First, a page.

Why quantum computing poses a data security threat to society | Risk Advisory | Deloitte Netherlands


Why quantum computing poses a data security threat to society

Five steps to help you prepare for post-quantum cryptography

Cryptographic algorithms are used to digitally encode messages and data. The “trusted internet” relies on these algorithms, and the digital economy in turn depends on this trust. However, the introduction of quantum computers can potentially render some of these algorithms unsafe, which will have a tremendous impact on data security and privacy. We have defined five steps that will help prepare your organisation for the age of quantum computing.

This article is a summary. Download the long-read by clicking on the button on the right.

Understanding current and future threats to public-key cryptography

So far, cryptographic algorithms have in general been immune to attacks by even the fastest computers. However, within the next 10 years, cybercriminals and nation-state actors with access to quantum computing capabilities may be able to crack public-key cryptography algorithms. And even now, when quantum computers are not yet available, advanced attackers might already be collecting and storing stolen encrypted data and related communications, which they could decrypt when quantum computers become available.

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NIST and WEF initiatives

Fortunately, many global and national institutes are already aware of this frightening scenario. They are developing tools to help businesses, public sector organisations and society as a whole to prepare for current and future threats. For instance, the American National Institute of Standards and Technology (NIST) plans to announce standardised quantum-resistant algorithms by 2024. This will help organisations to upgrade their existing public-key cryptography systems. Also, NIST is developing a playbook and other practices and recommendations that will simplify the migration from current public-key cryptography algorithms to quantum-resistant ones. Meanwhile, the World Economic Forum (WEF) has called for the development of a quantum security coalition that should promote the adoption of secure quantum solutions, and develop global governance principles and models.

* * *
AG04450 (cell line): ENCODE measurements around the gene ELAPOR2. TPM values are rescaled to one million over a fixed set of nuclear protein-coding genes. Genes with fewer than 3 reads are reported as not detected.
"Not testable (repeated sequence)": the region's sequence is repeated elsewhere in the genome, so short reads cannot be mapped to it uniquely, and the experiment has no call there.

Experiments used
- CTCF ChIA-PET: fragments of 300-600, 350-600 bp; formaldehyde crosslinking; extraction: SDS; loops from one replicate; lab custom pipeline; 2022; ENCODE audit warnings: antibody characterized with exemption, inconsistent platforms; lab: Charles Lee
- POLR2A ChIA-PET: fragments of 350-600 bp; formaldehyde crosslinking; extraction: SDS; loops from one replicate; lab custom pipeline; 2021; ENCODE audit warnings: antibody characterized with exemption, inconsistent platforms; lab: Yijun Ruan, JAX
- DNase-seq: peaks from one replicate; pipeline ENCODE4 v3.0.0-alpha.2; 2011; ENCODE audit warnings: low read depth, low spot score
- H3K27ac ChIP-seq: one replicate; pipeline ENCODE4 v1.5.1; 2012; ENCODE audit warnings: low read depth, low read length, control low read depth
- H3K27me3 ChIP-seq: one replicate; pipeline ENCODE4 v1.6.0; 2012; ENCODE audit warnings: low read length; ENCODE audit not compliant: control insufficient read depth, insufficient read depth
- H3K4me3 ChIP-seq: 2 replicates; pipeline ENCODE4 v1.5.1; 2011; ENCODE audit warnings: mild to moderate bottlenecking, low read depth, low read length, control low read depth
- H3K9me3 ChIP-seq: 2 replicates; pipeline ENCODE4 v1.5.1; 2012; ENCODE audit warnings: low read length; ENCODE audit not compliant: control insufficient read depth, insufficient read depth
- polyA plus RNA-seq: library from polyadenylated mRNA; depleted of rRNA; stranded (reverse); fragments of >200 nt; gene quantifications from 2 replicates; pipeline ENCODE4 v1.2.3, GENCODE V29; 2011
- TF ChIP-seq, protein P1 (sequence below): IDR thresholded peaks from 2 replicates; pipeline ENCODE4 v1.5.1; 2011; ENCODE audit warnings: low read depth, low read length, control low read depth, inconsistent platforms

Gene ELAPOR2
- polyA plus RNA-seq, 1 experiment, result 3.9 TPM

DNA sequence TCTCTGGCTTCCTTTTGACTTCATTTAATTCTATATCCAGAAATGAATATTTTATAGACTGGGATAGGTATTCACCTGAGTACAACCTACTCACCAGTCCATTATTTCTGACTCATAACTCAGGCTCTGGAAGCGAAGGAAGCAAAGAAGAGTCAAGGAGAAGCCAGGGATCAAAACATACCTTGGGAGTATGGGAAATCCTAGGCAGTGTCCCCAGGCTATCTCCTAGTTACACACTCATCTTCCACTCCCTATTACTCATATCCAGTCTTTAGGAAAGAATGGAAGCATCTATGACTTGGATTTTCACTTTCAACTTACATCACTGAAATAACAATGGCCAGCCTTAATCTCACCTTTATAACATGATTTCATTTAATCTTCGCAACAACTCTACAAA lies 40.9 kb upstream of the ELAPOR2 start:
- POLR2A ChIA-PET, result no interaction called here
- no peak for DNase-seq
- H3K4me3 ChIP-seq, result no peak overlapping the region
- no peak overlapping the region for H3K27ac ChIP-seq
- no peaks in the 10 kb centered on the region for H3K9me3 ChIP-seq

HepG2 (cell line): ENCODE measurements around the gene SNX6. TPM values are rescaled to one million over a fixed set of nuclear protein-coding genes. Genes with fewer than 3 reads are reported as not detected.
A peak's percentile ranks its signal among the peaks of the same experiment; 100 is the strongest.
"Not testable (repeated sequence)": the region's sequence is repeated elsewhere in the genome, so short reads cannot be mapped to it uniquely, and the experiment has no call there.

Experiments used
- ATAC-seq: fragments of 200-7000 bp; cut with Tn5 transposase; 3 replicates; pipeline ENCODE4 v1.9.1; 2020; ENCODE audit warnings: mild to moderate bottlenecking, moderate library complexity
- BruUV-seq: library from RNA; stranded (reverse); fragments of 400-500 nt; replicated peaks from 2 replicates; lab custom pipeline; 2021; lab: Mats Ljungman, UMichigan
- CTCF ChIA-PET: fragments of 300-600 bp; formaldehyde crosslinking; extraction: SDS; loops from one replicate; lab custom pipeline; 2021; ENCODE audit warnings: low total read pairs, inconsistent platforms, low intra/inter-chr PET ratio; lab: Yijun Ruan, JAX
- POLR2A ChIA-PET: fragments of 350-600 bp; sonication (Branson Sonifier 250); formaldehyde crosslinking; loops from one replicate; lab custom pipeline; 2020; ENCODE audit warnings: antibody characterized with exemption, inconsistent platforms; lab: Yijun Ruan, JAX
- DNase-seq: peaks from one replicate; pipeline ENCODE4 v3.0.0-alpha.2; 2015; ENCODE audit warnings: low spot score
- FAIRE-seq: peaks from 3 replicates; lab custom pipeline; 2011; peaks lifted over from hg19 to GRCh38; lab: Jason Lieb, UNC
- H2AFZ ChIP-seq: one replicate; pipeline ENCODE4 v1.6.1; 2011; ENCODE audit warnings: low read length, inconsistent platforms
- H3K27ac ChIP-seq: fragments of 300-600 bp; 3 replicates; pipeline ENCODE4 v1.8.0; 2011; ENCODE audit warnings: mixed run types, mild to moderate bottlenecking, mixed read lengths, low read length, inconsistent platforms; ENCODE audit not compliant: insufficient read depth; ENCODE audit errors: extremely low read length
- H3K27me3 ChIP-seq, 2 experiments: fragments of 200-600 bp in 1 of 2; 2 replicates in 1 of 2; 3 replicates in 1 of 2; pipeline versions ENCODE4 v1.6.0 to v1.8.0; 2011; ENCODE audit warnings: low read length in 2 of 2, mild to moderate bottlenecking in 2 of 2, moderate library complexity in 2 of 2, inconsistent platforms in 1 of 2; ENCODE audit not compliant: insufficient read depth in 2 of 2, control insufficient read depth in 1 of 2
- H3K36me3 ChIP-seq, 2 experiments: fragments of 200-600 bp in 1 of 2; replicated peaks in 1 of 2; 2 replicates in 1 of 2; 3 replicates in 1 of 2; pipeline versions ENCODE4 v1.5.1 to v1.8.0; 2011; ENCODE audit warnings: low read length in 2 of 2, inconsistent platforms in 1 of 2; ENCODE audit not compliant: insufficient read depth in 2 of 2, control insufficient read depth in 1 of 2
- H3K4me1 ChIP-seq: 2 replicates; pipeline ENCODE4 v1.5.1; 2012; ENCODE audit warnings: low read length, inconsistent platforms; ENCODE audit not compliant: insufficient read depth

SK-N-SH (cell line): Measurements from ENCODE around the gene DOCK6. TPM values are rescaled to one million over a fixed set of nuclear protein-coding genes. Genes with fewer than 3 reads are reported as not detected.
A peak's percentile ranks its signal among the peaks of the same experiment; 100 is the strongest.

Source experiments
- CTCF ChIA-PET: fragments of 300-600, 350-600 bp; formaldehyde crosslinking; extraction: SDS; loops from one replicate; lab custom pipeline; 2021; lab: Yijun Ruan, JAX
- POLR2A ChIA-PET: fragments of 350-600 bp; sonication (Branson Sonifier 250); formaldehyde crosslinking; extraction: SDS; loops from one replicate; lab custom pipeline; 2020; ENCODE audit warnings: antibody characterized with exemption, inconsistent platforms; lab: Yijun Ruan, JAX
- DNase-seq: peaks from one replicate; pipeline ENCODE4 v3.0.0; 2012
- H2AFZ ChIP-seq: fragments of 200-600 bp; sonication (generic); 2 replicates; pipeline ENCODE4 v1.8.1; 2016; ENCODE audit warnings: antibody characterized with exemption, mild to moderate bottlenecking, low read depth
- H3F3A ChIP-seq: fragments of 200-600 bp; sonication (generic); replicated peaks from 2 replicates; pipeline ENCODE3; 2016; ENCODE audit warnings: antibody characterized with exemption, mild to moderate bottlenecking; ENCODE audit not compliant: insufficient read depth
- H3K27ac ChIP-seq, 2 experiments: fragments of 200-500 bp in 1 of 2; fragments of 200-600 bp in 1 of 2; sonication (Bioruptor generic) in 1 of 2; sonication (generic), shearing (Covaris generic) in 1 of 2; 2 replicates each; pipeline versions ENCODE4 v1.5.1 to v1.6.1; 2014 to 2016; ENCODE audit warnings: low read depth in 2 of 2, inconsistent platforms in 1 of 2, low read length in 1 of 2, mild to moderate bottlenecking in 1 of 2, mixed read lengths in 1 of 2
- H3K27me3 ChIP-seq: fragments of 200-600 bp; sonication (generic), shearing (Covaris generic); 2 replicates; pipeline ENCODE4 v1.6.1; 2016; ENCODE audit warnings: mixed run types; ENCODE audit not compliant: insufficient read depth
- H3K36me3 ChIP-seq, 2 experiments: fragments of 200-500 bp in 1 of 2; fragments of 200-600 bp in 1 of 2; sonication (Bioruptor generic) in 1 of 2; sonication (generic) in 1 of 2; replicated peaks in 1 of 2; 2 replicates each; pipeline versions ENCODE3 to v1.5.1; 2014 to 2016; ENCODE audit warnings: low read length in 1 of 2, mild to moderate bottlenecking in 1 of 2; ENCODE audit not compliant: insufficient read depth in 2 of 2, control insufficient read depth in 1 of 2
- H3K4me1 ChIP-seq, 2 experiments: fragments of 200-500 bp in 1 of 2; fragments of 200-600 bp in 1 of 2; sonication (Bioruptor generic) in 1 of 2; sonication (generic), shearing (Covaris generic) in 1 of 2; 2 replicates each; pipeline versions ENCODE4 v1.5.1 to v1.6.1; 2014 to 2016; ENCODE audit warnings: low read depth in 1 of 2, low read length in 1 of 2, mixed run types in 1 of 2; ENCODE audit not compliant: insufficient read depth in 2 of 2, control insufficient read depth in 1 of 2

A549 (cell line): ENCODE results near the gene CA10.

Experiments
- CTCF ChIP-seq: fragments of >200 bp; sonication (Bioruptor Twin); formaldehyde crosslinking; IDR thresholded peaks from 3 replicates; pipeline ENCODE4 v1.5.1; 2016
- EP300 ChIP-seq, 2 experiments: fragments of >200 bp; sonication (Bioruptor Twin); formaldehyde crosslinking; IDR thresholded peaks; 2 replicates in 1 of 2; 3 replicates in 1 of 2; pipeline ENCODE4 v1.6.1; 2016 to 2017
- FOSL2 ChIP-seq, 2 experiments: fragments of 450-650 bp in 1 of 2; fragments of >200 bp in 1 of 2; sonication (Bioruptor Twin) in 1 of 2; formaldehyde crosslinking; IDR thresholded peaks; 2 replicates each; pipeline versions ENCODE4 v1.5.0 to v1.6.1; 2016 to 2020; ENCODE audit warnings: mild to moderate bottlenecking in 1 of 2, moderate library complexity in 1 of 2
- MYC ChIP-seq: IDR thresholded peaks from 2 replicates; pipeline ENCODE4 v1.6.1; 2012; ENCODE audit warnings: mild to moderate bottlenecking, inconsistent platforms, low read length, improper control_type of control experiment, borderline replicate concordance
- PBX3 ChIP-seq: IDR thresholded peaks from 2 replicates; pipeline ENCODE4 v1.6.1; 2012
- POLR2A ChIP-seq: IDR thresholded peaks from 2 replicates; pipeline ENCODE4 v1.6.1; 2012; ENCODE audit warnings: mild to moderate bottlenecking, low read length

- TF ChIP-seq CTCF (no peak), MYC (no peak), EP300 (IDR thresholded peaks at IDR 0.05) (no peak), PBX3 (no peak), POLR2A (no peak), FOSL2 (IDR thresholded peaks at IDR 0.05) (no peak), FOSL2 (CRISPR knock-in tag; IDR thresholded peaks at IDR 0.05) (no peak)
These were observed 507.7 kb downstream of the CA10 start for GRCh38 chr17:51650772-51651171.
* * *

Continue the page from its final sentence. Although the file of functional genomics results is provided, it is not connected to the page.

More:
Five actions that will help you prepare for postquantum cryptography

But how can you prepare your own organisation for current and future threats in the field of quantum computing? Deloitte Insights has published a long-read on this topic which discusses four security services that are foundational to network communications and e-commerce transactions. The publication also explains how various types of cryptographic techniques work, and most importantly: it describes five steps to ready your organisation for the cyber risks of quantum computing. After all, ‘an ounce of prevention is worth a pound of cure’.

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